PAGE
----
Motion-Sensing Music for Children with Physical Limitations 
(1997 - 2001)
In conjunction with Hasbro Childrenís Hospital and Meeting Street School

This project, to allow children with severe physical limitations to create music, began in 1997 in collaboration with movement specialist Walter Ferrero working at the Meeting Street School, in Providence, RI. The idea was to have each child create a ědanceî with whatever physical capabilities he or she possessed, and to create music based on physical gestures with the aid of a video camera and computer motion-tracking system. By mapping motion to musical characteristics, the children were able to play music simply by moving parts of their body.  Limited coordination and small movements were mapped to musical parameters to create melodies, rhythms, and shape sounds.

We worked with creative movement while experimenting with a number of simple sound mappings, including ways to produce engaging melodies and rhythms. The aural feedback provided an incentive to participate, and several staff members remarked that they saw the children move in ways never seen before. Most important, the children had fun and felt empowered to play music with their bodies. What was especially important was that every child seemed to intuitively grasp the basic concept of how the system worked right away, and many were overjoyed with their new-found musical abilities. The project ran for nine 50 minute sessions over the summer of 1997. I did three additional sessions in April of 1999 at Meeting Street School for ěSibling Day,î where special needs children and their siblings participated together.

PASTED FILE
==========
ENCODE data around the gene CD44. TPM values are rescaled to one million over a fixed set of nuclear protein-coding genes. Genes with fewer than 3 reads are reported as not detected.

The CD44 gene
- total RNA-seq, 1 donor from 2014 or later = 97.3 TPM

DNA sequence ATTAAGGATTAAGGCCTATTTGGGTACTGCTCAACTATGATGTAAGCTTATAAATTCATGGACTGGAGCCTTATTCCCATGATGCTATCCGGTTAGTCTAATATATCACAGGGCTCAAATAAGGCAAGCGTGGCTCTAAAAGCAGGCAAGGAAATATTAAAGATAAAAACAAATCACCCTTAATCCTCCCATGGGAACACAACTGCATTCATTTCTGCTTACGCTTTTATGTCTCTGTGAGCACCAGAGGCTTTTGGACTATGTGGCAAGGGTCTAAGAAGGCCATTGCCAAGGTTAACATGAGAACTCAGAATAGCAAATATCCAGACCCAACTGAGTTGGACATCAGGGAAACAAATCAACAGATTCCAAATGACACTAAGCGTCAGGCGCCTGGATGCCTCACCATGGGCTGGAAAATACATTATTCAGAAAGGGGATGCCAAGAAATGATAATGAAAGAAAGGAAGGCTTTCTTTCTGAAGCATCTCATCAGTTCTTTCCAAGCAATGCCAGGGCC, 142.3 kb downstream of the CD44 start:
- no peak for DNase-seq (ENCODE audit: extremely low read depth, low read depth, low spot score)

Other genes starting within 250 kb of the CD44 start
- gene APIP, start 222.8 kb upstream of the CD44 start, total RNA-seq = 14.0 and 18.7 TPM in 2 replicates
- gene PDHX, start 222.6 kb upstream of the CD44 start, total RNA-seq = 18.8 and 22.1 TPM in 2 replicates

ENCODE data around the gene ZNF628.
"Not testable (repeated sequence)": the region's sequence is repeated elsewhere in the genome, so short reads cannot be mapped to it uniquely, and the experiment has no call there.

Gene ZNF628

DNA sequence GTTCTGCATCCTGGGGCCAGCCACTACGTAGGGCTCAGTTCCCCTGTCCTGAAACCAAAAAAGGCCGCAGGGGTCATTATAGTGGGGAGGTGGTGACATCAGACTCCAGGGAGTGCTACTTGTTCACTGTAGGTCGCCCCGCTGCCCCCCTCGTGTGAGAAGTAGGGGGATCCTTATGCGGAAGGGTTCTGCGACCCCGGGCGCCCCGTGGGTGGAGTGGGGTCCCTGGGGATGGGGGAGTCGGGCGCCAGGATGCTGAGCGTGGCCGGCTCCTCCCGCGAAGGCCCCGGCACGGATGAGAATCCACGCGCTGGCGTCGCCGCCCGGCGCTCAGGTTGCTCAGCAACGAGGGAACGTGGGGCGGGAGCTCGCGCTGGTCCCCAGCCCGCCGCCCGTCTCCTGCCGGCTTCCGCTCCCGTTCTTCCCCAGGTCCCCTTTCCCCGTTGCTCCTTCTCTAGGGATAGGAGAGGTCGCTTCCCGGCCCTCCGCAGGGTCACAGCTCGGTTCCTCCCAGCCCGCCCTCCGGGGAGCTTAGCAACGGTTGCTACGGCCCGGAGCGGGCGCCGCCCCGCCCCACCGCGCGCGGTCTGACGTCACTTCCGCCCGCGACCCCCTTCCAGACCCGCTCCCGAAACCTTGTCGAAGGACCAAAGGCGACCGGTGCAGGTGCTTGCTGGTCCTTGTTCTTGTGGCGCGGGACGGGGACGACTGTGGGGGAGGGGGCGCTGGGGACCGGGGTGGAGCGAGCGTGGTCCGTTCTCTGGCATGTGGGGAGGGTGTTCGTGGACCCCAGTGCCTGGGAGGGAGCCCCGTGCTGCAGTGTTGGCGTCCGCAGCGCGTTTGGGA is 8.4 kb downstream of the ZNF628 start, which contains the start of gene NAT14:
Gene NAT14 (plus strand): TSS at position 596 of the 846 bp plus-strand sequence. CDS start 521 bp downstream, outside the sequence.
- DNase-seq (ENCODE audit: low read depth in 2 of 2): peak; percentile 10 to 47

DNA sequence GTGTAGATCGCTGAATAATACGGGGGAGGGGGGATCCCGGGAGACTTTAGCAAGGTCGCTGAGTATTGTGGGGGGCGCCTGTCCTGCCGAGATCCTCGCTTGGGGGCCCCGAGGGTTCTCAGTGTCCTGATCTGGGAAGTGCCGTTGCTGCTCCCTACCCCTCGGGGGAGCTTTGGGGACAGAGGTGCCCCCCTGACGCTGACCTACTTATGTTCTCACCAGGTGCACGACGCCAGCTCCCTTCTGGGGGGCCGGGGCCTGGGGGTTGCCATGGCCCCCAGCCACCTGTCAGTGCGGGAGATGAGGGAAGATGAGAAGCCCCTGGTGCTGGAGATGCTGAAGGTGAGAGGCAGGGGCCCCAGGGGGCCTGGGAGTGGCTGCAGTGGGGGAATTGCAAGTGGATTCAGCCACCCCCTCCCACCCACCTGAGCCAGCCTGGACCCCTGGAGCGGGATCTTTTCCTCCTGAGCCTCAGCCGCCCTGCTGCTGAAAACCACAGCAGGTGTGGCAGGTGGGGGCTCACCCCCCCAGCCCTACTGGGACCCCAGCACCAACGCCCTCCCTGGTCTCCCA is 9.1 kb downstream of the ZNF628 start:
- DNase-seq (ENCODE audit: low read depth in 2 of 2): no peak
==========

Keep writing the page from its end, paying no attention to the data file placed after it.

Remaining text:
A second grant, in 2000, enabled this work to continue in collaboration with nurses at the Hasbro Childrenís Hospital, in Providence, RI. Using a portable cart, the system was wheeled into rooms where children were confined to bed, and they were able to play music and select sounds using minimal movements. The most recent version of the system adds video processing, simple animation, and film selection, all though movement.

Several of the professional staff described the potential therapeutic applications for this technology. However, my main concern is that of an artist, to give the children an engaging participatory experience and access to the joy of making music. These projects also increase the access to arts to an underserved population of kids who, as I have seen, thrive in this artistic environment that is tailor-made to their needs.

Both projects were supported by grants from Rhode Island Council on the Arts


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